November 2010
By Tony Self and Nicoletta A. Bleiel

Nicky Bleiel is the Lead Information Developer for Doc-To-Help. She has 15 years of experience in technical communication; writing and designing information for software products in the documentation, media, industrial automation, simulation, and pharmaceutical industries. She is a Director at Large of the Society for Technical Communication. 


Blog: “Technical Communication Camp”

Tony Self has been involved in documentation for 30 years. In 1993, Tony founded HyperWrite, a consultancy company specializing in hypertext. Tony also lectures in technical communcation at Swineburne University and Vancouver Island University. He is a member of the DITA TC. 


The history and future of embedded user assistance

Embedded User Assistance (UA) has always been considered a "Holy Grail" in software user assistance because it improves usability. Its immediacy makes embedded UA more relevant than ever: a new generation of software users want their answers quickly – and embedded UA fulfills this need.

The history

hat we now collectively call “user assistance” has also been known as “Online Help”, “wizards”, “bubble help”, “What’s This? Help”, “diagnostic Help” and “decision support”.

Online Help made its first mainstream appearance in 1988 (with the Help in Microsoft QuickBASIC, a DOS application) and has been in refinement ever since. One early feature was “context-sensitivity”, which enabled Help systems to predict the most appropriate topic to present by providing hooks or cross-references between the application user interface and topics within the Help. Help systems have evolved over time (WinHelp, HTML Help, and browser-based Help), introducing various improvements that enhance the user experience, but they all have one thing in common – they open in a eparate window of the software application.

A logical progression was therefore to “interactive” or “dynamic” Help, where Help panels are embedded in the application window, and use context-sensitivity to automatically display relevant topics in the Help panel as the user moves from field to field in the user interface. The Help was still created as a separate, parallel project to the software development. As user interfaces became richer and richer, other forms of assistance for the user started to appear in the interface, such as self-explanatory field labels, and the term “user assistance” (or “UA”) was coined to describe all the manifestations of content aimed at assisting the user to use the application.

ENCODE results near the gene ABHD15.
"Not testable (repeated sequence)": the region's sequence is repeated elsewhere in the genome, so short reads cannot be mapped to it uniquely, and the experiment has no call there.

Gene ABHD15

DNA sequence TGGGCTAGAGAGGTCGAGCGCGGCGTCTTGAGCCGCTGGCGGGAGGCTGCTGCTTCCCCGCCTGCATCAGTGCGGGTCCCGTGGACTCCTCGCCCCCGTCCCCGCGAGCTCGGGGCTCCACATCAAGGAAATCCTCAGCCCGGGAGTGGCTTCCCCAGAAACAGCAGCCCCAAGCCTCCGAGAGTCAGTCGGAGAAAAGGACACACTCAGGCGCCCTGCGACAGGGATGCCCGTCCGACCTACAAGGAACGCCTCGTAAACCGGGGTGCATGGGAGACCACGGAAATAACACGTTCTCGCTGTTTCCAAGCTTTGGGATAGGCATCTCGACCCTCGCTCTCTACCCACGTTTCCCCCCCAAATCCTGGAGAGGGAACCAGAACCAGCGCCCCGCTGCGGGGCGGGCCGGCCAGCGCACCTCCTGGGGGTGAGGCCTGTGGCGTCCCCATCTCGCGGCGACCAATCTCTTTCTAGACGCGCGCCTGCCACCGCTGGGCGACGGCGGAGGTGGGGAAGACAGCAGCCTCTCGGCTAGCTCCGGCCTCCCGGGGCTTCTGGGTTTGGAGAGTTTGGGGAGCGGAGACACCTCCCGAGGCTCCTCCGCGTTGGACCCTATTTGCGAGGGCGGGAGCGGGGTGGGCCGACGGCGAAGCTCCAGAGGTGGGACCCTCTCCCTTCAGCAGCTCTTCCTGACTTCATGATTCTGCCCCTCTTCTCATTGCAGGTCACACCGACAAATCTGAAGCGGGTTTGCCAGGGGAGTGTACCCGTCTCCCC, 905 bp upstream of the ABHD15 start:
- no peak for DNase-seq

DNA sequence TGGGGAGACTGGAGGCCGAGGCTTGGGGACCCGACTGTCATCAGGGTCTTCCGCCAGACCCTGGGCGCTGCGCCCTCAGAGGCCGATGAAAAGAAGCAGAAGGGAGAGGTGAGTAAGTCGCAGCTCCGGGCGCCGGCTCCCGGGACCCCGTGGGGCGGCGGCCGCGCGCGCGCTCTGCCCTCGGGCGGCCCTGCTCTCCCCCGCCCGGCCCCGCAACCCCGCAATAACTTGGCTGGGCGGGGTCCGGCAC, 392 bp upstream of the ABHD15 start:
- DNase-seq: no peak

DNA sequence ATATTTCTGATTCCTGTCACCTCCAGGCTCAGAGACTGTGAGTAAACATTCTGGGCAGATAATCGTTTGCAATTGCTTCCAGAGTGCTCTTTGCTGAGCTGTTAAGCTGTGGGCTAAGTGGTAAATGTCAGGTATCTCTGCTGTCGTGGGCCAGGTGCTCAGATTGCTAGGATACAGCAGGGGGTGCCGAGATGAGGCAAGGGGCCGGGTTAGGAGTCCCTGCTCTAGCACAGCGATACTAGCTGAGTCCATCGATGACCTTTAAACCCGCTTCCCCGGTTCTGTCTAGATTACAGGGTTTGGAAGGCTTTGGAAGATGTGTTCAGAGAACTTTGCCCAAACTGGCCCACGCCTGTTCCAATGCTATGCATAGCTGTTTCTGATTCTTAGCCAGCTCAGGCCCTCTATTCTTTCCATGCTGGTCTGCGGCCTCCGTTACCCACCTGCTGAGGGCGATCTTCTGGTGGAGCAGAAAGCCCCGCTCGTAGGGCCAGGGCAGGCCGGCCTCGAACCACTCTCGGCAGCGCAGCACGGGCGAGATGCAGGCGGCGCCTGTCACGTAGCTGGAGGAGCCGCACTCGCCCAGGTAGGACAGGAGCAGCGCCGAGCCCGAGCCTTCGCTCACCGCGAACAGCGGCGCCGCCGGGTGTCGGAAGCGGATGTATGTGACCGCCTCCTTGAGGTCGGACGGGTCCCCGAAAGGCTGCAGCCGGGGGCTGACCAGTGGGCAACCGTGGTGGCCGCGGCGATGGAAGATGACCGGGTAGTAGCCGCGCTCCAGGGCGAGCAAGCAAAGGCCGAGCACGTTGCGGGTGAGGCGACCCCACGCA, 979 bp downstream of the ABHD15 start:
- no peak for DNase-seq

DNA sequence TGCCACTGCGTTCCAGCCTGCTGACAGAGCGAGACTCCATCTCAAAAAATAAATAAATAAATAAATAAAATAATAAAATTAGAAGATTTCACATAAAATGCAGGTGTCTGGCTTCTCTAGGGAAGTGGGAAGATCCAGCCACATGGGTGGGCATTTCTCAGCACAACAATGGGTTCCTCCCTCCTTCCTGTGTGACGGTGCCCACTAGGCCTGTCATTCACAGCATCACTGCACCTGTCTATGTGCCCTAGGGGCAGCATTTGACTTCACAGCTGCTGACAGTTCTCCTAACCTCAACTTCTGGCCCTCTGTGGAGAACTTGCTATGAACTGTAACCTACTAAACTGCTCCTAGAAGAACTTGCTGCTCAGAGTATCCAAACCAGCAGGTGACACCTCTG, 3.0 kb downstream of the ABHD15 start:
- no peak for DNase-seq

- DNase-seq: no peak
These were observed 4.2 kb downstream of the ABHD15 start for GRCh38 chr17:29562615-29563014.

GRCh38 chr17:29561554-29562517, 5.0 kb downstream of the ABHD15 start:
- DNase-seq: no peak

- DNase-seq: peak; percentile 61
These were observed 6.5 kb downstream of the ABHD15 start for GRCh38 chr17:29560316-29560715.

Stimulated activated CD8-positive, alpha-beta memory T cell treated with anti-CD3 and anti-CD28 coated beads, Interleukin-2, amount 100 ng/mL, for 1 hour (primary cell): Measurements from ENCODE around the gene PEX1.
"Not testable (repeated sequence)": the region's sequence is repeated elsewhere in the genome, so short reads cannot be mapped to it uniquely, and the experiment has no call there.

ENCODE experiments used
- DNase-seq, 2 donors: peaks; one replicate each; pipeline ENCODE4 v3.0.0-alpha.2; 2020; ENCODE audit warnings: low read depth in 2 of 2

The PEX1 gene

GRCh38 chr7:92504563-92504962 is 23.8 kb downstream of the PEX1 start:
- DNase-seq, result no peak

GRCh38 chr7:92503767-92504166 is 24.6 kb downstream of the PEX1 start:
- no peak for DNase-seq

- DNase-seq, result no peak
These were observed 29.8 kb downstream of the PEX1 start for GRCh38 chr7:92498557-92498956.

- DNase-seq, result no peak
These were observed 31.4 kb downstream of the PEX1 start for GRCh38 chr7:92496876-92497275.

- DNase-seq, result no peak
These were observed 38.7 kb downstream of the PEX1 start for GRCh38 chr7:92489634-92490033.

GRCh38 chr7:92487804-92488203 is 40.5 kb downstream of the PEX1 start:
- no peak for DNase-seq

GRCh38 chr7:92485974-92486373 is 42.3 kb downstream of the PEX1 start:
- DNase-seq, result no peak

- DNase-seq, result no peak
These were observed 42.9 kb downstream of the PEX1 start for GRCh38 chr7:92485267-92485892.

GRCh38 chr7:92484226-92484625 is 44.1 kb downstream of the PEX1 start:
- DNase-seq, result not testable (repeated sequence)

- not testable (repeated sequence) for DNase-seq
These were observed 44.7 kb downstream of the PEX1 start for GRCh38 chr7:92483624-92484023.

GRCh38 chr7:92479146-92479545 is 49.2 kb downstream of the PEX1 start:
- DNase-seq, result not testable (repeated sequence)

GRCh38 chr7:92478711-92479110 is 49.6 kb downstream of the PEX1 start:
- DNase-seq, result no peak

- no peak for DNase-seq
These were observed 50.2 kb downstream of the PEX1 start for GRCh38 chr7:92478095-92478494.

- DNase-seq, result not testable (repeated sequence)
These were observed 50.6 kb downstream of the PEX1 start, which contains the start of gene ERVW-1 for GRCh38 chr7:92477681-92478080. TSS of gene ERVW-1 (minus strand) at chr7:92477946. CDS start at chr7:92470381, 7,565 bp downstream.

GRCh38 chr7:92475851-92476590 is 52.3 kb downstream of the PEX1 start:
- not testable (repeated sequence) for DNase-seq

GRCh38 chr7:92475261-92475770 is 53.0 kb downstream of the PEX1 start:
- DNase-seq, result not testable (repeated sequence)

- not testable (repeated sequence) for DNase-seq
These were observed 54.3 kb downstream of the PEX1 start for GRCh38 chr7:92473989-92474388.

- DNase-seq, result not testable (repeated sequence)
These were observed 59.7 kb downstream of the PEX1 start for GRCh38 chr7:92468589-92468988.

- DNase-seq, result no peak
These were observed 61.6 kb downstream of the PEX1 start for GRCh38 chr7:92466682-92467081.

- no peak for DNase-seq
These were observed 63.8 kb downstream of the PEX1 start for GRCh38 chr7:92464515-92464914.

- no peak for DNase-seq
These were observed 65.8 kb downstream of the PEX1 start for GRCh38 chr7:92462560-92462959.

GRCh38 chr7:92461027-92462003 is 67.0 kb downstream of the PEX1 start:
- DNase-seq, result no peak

“Embedded user assistance” is the UA that resides within the application window. It does not replace separate Online Help systems, but supplements them instead.

User assistance is now far more tightly integrated within the application than simple context-sensitivity. Some of the types of integrated user assistance that have appeared are Cue Cards, What’s This? Help, tool tips, Show Me Help, and Office Assistant (AKA “Clippy”).

Cue Cards: These were embedded panels that guided users through tasks step-by-step. The user would have to click an arrow to advance to the next step. Cue Cards had their roots in eLearning.

What’s This? Help: These were text tooltips that displayed after the user clicked a ? icon in the interface, then clicked on a field. While the tooltips were informative, the method was not intuitive.

Tooltips: These are the familiar yellow text boxes that display in dialog boxes when the user hovers over a field. They are useful and easy to discover while exploring the interface.